Let’s talk

Drop us a note and we’ll get back to you soon.

Visit Us

Lookahead Search
Level 5, 63 York St
Sydney NSW 2000

Google Maps

Recommend us

Refer a friend

Refer a friend

Good people know good people. Connect us and earn a reward.

Photo of two people speaking

If someone you know is looking to hire or be hired, please think of us.

We will take good care of anyone you refer. We can answer questions they have about the market or talk through ways to optimise their hiring process. We can even introduce them to other specialist recruiters if their skills are not in areas we know extremely well. So if you're unsure, refer them anyway.

Successful referrals are rewarded with your choice of a gift voucher, donation to charity or community event sponsorship to the value of $1,000. (Eligible three months after successful placement. Referral must be to a client or candidate we are not currently working with.)

Questions to ask at the end of the interview

Remember, interviews are a two-way street – not just for hiring managers to learn about you, but for you to see if the job is ticking your boxes, too. It's normal to feel a bit anxious and draw a blank when it's your turn to ask questions. But fear not, the questions you ask at the end of the interview can really make you stand out.

Here's a list of 5 great questions to ask employers to keep in your back pocket.

1. What do you think are the biggest challenges this individual will face in this role?

This question shows that you’re a realist who is aware that every role, no matter how good it sounds, comes with its own set of challenges. In addition to showing the interviewer that you’re forward-thinking, it demonstrates that you are critically thinking about whether you’re actually the best person for the job.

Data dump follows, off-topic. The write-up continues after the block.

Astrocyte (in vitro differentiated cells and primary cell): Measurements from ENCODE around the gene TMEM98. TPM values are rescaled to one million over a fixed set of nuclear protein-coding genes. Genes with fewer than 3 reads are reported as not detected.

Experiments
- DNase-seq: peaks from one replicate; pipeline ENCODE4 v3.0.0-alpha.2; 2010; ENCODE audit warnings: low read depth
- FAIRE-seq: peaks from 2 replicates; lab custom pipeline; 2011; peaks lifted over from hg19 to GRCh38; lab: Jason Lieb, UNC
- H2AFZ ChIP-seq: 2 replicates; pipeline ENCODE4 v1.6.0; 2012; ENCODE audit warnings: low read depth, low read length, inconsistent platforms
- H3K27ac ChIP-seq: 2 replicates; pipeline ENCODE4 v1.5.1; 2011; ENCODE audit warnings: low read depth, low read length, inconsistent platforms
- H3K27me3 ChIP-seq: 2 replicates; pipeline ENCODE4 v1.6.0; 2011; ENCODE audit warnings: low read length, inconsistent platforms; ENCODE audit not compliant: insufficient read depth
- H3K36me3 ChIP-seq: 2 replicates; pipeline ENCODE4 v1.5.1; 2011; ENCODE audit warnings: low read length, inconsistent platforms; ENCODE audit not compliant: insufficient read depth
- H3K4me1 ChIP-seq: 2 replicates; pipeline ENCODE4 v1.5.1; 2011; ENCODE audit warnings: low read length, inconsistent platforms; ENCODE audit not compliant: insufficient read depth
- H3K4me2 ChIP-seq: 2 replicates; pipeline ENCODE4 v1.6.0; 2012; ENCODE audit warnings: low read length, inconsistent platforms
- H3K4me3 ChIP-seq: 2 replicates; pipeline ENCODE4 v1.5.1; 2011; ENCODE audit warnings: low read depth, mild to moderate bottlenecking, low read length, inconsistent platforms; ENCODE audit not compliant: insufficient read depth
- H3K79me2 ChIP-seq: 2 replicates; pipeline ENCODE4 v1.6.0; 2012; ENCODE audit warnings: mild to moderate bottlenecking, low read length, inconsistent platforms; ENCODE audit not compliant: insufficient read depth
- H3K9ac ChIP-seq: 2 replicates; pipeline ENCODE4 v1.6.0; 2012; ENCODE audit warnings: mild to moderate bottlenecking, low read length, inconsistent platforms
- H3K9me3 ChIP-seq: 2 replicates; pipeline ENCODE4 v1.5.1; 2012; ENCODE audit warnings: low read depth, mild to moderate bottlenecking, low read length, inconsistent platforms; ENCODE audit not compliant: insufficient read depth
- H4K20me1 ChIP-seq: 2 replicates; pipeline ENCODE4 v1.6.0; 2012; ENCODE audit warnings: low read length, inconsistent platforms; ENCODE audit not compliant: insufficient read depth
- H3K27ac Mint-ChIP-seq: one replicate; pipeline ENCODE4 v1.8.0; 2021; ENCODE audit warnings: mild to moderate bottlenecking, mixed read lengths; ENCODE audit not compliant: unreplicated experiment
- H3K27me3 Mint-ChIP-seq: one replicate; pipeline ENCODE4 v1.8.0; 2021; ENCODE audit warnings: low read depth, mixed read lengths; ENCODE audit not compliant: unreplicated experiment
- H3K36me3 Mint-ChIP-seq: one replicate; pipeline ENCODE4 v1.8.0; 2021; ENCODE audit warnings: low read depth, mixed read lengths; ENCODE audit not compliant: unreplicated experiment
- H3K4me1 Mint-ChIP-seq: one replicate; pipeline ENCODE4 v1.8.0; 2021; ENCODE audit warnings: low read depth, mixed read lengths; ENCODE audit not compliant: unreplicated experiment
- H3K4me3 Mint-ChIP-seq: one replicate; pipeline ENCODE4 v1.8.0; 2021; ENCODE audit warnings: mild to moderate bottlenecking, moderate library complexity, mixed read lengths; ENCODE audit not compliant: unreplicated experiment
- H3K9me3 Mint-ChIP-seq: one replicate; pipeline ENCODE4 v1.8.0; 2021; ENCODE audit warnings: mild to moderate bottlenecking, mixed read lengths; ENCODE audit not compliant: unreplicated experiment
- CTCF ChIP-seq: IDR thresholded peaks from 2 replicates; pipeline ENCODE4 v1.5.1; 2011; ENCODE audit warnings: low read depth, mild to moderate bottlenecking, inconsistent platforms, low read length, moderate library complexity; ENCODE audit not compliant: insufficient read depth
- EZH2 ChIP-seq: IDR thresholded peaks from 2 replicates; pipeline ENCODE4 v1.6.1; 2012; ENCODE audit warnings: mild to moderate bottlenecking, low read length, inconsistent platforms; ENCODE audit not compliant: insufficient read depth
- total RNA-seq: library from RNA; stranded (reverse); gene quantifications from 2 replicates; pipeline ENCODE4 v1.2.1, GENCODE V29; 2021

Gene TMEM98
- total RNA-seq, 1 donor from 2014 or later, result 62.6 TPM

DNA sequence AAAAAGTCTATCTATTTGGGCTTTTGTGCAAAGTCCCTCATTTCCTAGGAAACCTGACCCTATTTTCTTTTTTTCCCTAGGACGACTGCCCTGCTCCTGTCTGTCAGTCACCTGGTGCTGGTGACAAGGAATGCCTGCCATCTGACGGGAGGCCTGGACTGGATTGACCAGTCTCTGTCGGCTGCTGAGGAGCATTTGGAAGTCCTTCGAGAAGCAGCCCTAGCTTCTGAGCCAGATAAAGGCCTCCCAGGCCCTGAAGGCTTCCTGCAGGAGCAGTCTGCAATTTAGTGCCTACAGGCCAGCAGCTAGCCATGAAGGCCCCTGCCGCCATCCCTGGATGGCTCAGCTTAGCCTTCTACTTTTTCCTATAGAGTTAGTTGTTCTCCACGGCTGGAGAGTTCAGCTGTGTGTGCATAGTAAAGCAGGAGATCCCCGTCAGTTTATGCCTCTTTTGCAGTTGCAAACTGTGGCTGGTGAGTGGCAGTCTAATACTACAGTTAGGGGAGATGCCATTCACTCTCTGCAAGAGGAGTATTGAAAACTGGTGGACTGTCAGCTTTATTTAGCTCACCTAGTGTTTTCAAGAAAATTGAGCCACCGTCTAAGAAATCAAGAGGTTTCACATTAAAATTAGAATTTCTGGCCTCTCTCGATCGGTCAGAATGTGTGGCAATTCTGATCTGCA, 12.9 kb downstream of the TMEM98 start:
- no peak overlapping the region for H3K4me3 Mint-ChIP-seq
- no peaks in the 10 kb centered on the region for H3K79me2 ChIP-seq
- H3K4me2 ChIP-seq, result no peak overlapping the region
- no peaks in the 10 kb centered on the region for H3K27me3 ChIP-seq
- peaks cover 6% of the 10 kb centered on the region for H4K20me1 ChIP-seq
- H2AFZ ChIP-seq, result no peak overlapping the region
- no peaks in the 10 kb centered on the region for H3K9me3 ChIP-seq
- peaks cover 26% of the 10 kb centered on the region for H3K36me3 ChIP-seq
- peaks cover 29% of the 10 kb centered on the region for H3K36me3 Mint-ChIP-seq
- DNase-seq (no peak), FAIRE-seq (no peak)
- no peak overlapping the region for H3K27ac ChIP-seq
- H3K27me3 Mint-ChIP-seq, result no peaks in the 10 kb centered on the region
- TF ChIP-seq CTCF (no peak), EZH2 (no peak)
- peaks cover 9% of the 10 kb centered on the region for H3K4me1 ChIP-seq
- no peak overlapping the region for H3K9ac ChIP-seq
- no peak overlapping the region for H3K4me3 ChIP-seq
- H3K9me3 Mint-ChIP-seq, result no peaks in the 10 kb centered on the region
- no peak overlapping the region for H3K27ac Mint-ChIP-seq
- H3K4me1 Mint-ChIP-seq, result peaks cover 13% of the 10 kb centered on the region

2. How will I know if I’m doing a good job in this role?

At the heart of this question, you’re essentially asking to know more about the metrics for success for the position on offer. Framing the question in a more personal way adds a more human touch, but also allows you to really determine whether the role is going to play to your own individual strengths.

3. What does a typical day look like in this role?

By asking to be walked through a standard day, you'll be able to determine whether the types of activities described are ones that resonate with you. This question is especially helpful if you're a recent graduate, or stepping up into a new level or role, as it will allow you to learn about the role's responsibilities in a more tangible way.

4. Where do you see <insert company name> being in 6 month's time, a year's time or even 3 years' time?

This question is particularly good if you’re someone who prefers longer employment stints. Not only will you be indicating that you care about long-term success, but it also shows that you’re able to think about the big picture, which is always a plus.

5. What do you like most about working at <insert company name>?

This one is good because it forces the interviewer to do some reflection themselves. More often than not, this is the question that can take your feelings around a job from being just a ‘yeah’ to a ‘hell yeah’.

Here at Lookahead, we can pretty much guarantee that when interviewing you'll be asked if you have any questions you'd like to ask. Some people do make the mistake of thinking that the interview is over when you hit this point, but that's not quite the case.

If anything, it's the questions that you ask at the end of an interview that can have a game-changing effect on whether you're asked back for a second, third, or final interview. With that said, do your homework, have some questions ready, and make the most of your opportunity to interview the interviewer.